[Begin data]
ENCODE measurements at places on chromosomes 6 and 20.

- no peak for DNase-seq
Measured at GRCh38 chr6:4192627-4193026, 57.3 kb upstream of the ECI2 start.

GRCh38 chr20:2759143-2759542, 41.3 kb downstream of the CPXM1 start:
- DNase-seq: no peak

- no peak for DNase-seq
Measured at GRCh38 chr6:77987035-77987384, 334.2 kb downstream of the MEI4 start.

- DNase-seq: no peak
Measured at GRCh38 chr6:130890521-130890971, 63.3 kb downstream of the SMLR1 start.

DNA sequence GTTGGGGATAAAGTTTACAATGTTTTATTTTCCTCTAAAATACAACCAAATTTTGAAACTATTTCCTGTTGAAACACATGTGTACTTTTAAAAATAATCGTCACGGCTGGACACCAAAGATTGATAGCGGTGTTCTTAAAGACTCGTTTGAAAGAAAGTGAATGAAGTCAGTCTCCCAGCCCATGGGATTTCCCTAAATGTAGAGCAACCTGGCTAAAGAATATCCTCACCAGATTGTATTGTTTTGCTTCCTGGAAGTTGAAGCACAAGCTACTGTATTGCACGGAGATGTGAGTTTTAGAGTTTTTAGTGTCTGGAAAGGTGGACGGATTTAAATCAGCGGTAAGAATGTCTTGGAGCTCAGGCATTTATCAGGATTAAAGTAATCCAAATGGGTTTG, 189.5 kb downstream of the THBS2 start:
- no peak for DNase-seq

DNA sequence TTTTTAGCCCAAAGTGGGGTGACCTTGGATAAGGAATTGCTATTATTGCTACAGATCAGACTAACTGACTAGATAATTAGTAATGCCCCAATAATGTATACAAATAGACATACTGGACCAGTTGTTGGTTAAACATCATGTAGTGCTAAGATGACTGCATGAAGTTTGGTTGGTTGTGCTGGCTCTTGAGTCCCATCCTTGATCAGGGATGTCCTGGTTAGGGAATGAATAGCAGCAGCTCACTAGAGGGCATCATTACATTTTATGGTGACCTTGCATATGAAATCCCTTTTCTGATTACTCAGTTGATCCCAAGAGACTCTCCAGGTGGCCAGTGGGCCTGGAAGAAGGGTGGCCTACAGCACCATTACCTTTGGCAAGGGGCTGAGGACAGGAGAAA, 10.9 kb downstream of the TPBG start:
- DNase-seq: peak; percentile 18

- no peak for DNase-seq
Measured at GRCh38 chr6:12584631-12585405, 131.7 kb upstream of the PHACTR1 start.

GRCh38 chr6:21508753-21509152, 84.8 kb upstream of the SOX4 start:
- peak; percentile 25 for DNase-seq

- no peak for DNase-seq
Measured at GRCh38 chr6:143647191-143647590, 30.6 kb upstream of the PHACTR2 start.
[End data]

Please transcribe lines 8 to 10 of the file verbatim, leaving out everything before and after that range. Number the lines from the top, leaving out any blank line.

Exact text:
- DNase-seq: no peak
Measured at GRCh38 chr6:130890521-130890971, 63.3 kb downstream of the SMLR1 start.

DNA sequence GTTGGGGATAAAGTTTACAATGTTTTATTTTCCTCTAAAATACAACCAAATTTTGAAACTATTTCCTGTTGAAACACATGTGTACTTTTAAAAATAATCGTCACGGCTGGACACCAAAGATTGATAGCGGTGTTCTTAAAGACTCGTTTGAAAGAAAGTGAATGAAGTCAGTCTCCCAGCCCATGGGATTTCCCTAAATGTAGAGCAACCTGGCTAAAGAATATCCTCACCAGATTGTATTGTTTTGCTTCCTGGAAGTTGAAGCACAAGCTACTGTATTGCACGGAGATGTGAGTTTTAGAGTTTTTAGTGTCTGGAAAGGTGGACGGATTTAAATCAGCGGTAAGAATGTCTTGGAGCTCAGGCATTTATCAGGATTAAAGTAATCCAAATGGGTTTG, 189.5 kb downstream of the THBS2 start: